Steelers president Dan Rooney said he had a long talk with Gilliam at the reunion and "he was upbeat and in great health, probably in better shape than anyone."

"Joe had some difficult times and everybody knows that, and during those times I had some talks with him and tried to help him and get him straightened out, it didn't work at the time but in time he did solve some of his problems," Rooney said.

Gilliam got the Steelers starting quarterback job in 1974 when veteran players, like Terry Bradshaw, were on strike. But Dick Hoak, a Steelers assistant for 30 years, said that wasn't why Gilliam got the job.

"He was an excellent quarterback and could throw the ball," Hoak said. "But Joe had problems off the field and that hurt."

This was Gilliam's third straight year of sobriety. His father, Joe Gilliam Sr., credited Gilliam's wife of four years, Barbara, for the turnaround, and his passion for the youth football camp he started in Nashville. Gilliam used the field of his alma mater, Tennessee State, where his father spent 40 years coaching football.

"I learned from the turbulent years what unconditional love is," Gilliam Sr. has said.

He now has Gilliam's Super Bowl rings. Kind-hearted football fans and friends bought the rings a few years ago and returned them to his father, who was waiting to give them to his son until he was ready to hold on to them permanently.

Gilliam, who was called "Jefferson Street Joe" for a boulevard near Tennessee State, was an All-America in 1970 and '71. He was an 11th-round draft pick by the Steelers in 1972.

Gilliam kept the starting QB job when Bradshaw, the starter the previous season, and the others returned after the 1974 strike and led the Steelers to a 4-1-1 record. He topped the Steelers in passing that year with 1,274 yards to Bradshaw's 785 yards.

But many Steelers' fans were unhappy with Gilliam and there was a racial tone to their anger. Gilliam began receiving hate mail and death threats. He said the franchise began receiving bomb threats on Three Rivers Stadium.

"I thought if you played well you got to play," he said. "I guess I didn't understand the significance of being a black quarterback at the time."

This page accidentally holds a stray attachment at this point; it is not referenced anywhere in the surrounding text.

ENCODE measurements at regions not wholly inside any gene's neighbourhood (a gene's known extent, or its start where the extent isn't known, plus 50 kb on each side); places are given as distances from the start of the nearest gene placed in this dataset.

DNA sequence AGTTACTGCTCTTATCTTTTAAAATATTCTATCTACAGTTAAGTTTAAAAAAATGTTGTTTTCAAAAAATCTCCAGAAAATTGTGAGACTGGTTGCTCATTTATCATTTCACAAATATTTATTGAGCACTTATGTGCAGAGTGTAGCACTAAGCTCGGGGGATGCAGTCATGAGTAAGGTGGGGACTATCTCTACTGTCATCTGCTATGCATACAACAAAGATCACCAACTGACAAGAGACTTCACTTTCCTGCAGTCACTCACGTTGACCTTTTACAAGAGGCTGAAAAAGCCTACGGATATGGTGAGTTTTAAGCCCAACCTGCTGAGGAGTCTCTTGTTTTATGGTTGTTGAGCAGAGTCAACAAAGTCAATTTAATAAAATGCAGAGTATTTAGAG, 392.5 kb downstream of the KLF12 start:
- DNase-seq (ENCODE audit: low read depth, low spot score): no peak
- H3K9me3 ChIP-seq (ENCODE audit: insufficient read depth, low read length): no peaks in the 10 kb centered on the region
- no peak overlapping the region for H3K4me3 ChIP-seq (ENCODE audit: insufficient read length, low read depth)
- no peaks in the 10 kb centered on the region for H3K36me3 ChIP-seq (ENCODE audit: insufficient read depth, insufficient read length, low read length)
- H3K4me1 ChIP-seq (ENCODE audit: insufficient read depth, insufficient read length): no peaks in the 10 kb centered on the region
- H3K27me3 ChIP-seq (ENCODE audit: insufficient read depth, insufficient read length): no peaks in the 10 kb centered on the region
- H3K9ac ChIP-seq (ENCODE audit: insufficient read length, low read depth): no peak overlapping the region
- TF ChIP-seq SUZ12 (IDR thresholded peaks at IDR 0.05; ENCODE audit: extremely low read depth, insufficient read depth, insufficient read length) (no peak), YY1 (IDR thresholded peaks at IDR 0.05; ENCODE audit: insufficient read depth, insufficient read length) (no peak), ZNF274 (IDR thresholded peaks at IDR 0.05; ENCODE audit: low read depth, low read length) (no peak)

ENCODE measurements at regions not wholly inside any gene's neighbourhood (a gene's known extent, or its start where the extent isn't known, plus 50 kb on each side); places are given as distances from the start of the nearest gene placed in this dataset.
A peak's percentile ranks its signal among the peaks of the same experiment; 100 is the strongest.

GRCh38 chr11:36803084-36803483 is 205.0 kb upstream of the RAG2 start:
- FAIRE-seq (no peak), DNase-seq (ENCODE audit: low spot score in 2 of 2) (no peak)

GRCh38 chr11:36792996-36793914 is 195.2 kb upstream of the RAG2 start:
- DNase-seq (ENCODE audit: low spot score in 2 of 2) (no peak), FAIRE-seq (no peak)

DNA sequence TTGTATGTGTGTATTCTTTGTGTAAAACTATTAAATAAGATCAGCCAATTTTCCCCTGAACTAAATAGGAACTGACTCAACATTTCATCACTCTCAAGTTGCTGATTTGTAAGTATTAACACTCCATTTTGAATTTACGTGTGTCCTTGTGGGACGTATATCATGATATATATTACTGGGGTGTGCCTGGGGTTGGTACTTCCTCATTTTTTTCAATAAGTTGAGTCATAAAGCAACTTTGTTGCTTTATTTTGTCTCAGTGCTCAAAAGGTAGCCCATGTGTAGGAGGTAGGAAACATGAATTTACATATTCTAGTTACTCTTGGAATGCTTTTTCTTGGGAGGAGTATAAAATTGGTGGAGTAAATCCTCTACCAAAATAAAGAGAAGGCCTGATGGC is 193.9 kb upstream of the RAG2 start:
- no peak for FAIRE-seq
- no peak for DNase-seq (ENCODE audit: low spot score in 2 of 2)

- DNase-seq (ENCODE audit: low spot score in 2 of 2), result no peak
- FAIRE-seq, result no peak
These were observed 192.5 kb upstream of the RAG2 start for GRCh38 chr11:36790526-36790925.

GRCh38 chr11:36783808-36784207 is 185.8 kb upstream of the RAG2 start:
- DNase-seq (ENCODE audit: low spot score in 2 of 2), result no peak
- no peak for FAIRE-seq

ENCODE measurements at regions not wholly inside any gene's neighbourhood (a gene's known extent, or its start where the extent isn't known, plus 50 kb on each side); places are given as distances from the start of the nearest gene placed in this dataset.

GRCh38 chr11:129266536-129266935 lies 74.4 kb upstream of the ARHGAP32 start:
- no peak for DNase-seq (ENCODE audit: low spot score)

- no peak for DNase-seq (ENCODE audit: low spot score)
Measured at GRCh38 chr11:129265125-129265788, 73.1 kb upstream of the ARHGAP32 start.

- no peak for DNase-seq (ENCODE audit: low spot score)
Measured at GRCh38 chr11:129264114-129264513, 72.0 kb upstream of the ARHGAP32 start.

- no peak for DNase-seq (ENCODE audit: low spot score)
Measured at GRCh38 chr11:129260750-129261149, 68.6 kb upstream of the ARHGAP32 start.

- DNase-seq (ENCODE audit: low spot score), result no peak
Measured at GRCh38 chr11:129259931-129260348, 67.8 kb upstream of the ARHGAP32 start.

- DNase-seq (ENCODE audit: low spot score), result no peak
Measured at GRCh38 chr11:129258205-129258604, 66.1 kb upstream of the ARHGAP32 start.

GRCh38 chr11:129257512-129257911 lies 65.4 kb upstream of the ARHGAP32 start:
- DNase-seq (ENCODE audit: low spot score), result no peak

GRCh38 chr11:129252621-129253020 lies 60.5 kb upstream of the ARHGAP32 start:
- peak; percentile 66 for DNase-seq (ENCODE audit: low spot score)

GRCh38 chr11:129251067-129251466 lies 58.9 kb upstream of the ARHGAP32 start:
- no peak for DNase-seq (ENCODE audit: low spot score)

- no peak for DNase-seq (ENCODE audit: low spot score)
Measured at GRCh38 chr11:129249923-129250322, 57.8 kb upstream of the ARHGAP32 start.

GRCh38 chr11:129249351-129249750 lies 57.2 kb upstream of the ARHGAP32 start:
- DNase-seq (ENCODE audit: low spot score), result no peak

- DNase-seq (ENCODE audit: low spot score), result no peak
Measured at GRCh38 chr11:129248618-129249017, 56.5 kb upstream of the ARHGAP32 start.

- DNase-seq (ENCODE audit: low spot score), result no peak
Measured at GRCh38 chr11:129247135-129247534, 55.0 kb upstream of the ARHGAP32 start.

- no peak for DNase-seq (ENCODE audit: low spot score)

Coach Chuck Noll eventually gave the job back to Bradshaw, partly because of Gilliam's problems off the field. Gilliam said his problems with drugs began that year.

Noll also was angry because Gilliam kept calling passes and ignoring Franco Harris and the running game. He threw 50 passes in a 35-35 tie against Denver, then a team record. At the time, Steelers quarterbacks still called their own plays. Noll reinserted Bradshaw and the Steelers went on to win the Super Bowl that season. Gilliam didn't play in the title game.

Gilliam played little the 1975 season, then was cut. He didn't play in the NFL again.

Gilliam joined minor league football teams in Pittsburgh, New Orleans and Baltimore during the 1970s. In 1979, he was seriously injured during an attack outside a Baltimore liquor store and was in a coma for weeks.

He recovered and played football again, for the Washington Federals of the USFL in the 1982 season.

Howard Gentry Jr., former broadcaster for Tennessee State and a Nashville councilman, said when he last saw Gilliam recently he told him he was working on a book and a possible movie about his life.

"Everything was just positive," Gentry said. "He looked great. He seemed to be on top of the world."

Gilliam's survivors include his father, his wife, daughters Joi and Lawanda, and two stepsons.

Funeral arrangements were incomplete Tuesday.

Information from The Associated Press was used in this report.

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VIDEO video
 ESPN takes a look at the life and career of former Pittsburgh Steelers QB Joe Gilliam.